CL 123/INF/15


Hundred and Twenty-Third Session

Rome, 28 October – 2 November 2002


Table of Contents


1. The United Nations General Assembly, at its fifty-third session, adopted resolution 53/24 in which it proclaimed 2002 the International Year of Mountains. The resolution invited FAO to serve as the lead agency for the Year and encouraged Governments, the United Nations system and all other actors to take advantage of the Year to increase awareness of the importance of sustainable mountain development. In accordance with recommendations of the FAO Council, and in order to effectively implement this role, FAO called upon donor countries and others to contribute to a trust fund for this purpose and established an International Year of Mountains Coordination Unit in the Forestry Department.

2. The General Assembly’s decision to observe an international year dedicated to mountains has provided a unique opportunity to consolidate and capitalize on the many efforts carried out to date to protect and sustainably develop mountain regions, and in particular to focus observance of the Year on long-term action that would improve the quality of life in mountain communities and protect fragile mountain environments. Concerted action is needed to build and strengthen the *beyond 2002. Thus, the Year is intended to be far more than just a series of events and activities. It is, rather, a springboard for launching and reinforcing long-term mountain development and conservation efforts.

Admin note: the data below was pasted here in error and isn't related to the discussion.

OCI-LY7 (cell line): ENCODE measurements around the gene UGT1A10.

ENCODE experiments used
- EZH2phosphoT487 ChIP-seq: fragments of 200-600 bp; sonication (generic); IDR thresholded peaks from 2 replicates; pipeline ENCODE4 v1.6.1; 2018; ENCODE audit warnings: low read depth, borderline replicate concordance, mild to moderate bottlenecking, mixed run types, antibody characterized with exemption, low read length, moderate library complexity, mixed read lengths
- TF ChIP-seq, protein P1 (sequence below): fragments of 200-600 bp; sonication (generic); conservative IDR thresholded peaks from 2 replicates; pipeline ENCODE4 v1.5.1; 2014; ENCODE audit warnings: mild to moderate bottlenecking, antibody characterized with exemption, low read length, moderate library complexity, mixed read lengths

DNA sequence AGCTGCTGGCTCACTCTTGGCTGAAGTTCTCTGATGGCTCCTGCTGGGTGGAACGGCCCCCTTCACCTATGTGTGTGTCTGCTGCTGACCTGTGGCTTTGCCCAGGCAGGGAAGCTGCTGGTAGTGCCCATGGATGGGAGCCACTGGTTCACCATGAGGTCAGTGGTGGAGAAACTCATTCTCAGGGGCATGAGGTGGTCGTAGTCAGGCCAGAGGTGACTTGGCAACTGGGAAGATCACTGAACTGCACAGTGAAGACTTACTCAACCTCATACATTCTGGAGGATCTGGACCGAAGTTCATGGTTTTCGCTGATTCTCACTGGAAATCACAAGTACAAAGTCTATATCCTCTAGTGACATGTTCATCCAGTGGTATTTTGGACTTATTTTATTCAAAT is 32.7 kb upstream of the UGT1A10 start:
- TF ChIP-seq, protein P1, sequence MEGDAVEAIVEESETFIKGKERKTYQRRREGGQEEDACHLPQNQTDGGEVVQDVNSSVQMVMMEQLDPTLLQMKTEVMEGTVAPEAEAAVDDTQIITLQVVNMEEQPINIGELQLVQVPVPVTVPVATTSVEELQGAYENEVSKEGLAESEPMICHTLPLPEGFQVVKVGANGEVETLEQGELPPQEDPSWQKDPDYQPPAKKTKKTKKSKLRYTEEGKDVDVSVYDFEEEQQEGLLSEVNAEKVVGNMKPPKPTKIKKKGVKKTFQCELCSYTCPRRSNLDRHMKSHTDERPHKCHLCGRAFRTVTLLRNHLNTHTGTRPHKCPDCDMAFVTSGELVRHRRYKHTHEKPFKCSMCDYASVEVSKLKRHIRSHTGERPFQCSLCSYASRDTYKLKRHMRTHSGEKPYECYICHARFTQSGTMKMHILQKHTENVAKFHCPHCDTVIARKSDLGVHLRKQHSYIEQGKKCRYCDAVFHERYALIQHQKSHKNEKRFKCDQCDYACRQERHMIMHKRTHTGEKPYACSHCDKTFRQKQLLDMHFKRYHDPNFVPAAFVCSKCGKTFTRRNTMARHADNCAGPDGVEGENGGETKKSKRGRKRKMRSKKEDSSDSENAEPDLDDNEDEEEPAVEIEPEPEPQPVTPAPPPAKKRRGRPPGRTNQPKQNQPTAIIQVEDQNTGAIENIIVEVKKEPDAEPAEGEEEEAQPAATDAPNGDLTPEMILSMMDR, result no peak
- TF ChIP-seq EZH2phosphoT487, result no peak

3. Following the United Nations General Assembly resolution declaring the International Year of Mountains, and in accordance with Economic and Social Council guidelines for the observance of international years, FAO 's Director-General encouraged countries to establish multi-stakeholder national committees to plan and implement national observance of the Year. National response to the International Year of Mountains has been tremendous. As of August 2002, 71 national committees for observing the International Year of Mountains were established or are being established. These include 20 in Africa, 13 in Asia and the Pacific, 16 in Europe, 13 in Latin America and the Caribbean, 6 in the Near East and North Africa and 2 in North America. Many include representatives of mountain people, grassroots’ organizations, non-governmental organizations, civil society institutions, the private sector, United Nations agencies, national government agencies and decentralized authorities. In some countries, the national committee for the International Year of Mountains is the first national mechanism for sustainable development of mountains and the first opportunity to implement a holistic approach to mountains. National committees are being encouraged to continue operating beyond 2002 to help develop and implement sustainable development strategies, policies and laws designed to respond to the specific needs, priorities and conditions of the mountain areas of respective countries. To do so, many national committees require significant support in the areas of communications, capacity building, information, strategic planning, policy development, expert consultation and financial resources.